Warrior, outsider, ruler, and legend. These are a few of the words used to describe the infamous “Spearthrower Owl.”
The Spearthrower Owl or “Atlatl Cauac” is the name of a figure that appears in Maya inscriptions throughout Mesoamerica (364-439 AD) from the Early Classic period. The name Spearthrower Owl describes the appearance of the figure that is holding a spear and shares owl-like features. The Spearthrower Owl is believed to be from Teotihuacan because of his attire and weaponry. It is suggested that the Spearthrower Owl was a ruler of Teotihuacan at the height of their civilization.
Tikal Marcador text describes the arrival of the Spearthrower Owl to Tikal in the presence of Siyaj K’ahk. This arrival took place decades before the arrival of the “War Serpent” from Teotihuacan to Tikal. Therefore this suggests that the Spearthrower Owl was a key part in introducing Teotihuacano customs to the rest of Mesoamerica before the arrival of other key Teotihuacan figures.The name appears in a Maya glyph in Tikal, but it is translated as “owl that will strike.” Other references to the Spearthrower Owl have been found at Uacactun, Yaxchilan, and Tonina.
The arrival of the Spearthrower Owl at Tikal was during a time of political transition. The estimated time of his arrival is at the same time of the death of the Tikal ruler, Chak Tok Ich’aak I.
“Spearthrower Owl Hill” is a toponymic place which is referenced in a set of murals found at the Atetelco residential compound located in Teotihuacan. Murals 2 and 3, located on the North Patio of the compound are divided in two parts. The bottom half shows two birds on top of platforms that are covered in obsidian blades, thorns and cacti. The top half, which is placed upside down shows a row of smaller hills in front of three larger stepped hills. The placement of the hills and the surrounding plants and features of the land indicate that perhaps this mural depicts a significant place in Teotihuacan. The association with the Spearthrower Owl comes from the characteristic rounded hook and the tassel-like element that is seen just below the owl’s head which is visible in the mural. Therefore it is possible that Spearthrower Owl Hill may have been a sacred placed dedicated to the individual “Spearthrower Owl” or have some correlation with the warrior birds themselves. The location of the hill is uncertain, but some have proposed the Pyramid of the Moon due to the temple’s association with warfare, birds, human sacrifices and the elites.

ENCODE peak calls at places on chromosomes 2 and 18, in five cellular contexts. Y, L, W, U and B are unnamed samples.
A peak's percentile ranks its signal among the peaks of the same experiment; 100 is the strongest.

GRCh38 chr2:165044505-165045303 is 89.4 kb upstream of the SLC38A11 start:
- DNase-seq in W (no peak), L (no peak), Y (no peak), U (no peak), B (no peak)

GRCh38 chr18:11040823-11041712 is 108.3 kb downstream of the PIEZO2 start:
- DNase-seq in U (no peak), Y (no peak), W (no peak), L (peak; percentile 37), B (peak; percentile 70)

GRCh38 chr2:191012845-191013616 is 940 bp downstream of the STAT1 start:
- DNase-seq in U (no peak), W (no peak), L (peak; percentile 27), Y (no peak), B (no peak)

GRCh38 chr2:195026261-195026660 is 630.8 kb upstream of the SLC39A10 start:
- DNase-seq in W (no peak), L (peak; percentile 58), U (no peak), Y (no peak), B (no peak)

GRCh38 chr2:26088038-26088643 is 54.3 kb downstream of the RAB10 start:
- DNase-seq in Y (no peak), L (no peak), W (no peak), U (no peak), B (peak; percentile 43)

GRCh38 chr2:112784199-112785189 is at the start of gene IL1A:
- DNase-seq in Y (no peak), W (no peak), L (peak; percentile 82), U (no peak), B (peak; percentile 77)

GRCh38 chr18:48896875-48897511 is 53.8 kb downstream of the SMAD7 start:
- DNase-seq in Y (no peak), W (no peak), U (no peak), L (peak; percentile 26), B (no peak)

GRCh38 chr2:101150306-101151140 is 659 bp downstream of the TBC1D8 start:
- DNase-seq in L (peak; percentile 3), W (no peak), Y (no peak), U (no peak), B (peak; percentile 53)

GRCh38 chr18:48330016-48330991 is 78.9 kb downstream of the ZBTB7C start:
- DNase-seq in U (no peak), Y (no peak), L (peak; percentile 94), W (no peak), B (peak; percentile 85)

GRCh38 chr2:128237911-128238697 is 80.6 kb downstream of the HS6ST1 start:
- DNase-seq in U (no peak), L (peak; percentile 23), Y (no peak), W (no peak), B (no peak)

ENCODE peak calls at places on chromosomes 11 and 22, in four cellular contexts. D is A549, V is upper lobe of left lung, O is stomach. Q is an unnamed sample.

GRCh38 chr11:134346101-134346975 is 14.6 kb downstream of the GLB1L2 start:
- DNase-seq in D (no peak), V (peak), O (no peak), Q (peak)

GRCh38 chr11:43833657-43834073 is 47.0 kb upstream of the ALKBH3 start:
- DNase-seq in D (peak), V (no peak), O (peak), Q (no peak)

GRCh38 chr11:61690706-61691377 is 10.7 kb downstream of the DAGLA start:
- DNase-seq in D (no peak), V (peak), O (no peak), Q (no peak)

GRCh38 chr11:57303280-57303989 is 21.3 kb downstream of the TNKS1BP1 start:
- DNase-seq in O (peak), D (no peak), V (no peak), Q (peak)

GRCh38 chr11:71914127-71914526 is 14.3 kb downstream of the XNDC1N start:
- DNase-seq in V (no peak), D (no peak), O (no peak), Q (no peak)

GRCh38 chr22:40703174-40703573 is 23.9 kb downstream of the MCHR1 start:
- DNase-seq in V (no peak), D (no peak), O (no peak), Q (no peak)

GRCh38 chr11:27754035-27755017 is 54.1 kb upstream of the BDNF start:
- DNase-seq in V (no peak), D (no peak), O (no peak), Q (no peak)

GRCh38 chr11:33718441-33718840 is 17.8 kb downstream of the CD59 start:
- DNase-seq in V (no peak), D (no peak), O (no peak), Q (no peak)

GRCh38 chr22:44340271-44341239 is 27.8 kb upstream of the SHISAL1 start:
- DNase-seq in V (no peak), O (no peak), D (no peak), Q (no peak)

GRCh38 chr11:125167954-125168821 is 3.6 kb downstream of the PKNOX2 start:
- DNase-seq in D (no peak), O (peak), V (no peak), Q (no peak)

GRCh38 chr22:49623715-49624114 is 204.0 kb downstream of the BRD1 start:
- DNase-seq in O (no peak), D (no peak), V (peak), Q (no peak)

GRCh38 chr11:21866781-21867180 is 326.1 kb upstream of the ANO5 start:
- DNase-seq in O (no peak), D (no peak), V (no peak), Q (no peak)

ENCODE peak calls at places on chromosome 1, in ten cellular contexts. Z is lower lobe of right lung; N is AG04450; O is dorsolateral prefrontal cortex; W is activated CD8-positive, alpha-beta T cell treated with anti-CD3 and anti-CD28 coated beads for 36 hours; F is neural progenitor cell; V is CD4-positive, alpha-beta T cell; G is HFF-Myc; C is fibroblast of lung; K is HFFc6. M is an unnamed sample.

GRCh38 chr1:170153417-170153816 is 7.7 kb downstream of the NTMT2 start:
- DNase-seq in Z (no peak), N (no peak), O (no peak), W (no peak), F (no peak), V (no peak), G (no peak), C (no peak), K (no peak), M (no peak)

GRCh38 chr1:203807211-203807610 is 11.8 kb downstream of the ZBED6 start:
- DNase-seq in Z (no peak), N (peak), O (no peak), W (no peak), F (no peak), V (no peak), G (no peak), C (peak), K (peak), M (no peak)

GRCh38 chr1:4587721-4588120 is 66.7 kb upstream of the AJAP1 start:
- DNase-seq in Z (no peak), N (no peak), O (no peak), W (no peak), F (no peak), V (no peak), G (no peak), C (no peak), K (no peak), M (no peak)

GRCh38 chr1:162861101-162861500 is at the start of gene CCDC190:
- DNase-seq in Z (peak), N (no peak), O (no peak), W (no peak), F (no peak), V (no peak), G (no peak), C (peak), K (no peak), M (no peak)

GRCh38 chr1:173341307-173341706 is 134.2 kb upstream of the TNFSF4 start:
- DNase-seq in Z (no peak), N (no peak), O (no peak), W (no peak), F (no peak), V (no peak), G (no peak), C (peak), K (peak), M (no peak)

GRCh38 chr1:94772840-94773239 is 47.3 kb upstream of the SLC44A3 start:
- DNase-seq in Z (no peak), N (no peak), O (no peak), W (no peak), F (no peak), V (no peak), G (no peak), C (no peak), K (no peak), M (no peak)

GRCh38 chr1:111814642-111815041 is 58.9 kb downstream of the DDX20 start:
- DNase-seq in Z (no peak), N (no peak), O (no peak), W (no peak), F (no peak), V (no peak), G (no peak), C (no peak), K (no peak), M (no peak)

The proposed dates of Spearthrower Owl’s reign correlate with the time of the Atelelco compound, but this does not mean that the hill is necessarily named for the individual. However, a more plausible explanation is if the Spearthrower Owl was originally a mythological being or deity in which the ruler was named after. At this time, the Spearthrower Owl is not a confirmed deity, but it is possible that it was a significant ancestor of Teotihuacan which may have developed into a deity.
Owls play an important role in Mesoamerican iconography. Owls are usually presented face-forward and symbolize messengers from the underworld. This was due to their nocturnal nature. As a result, owls are a bad omen in Mesoamerican culture. Owls are associated with warfare and death. To this day, their hooting is thought to be a sign for someone about to die. In the Maya world, the owl makes two key appearances. The first is in the Tonalamatl Aubin and Codex Borbonicus in which the owl is one of the thirteen birds that accompany the the thirteen lords. Secondly, the screech owl is the animal of the sixth day in the 260-day calendar found in the Yucatec Mayan Books of Chilam Balam. The two owl species which exist in Mesoamerica are the great horned owl, and the screech owl which appears most commonly in iconography.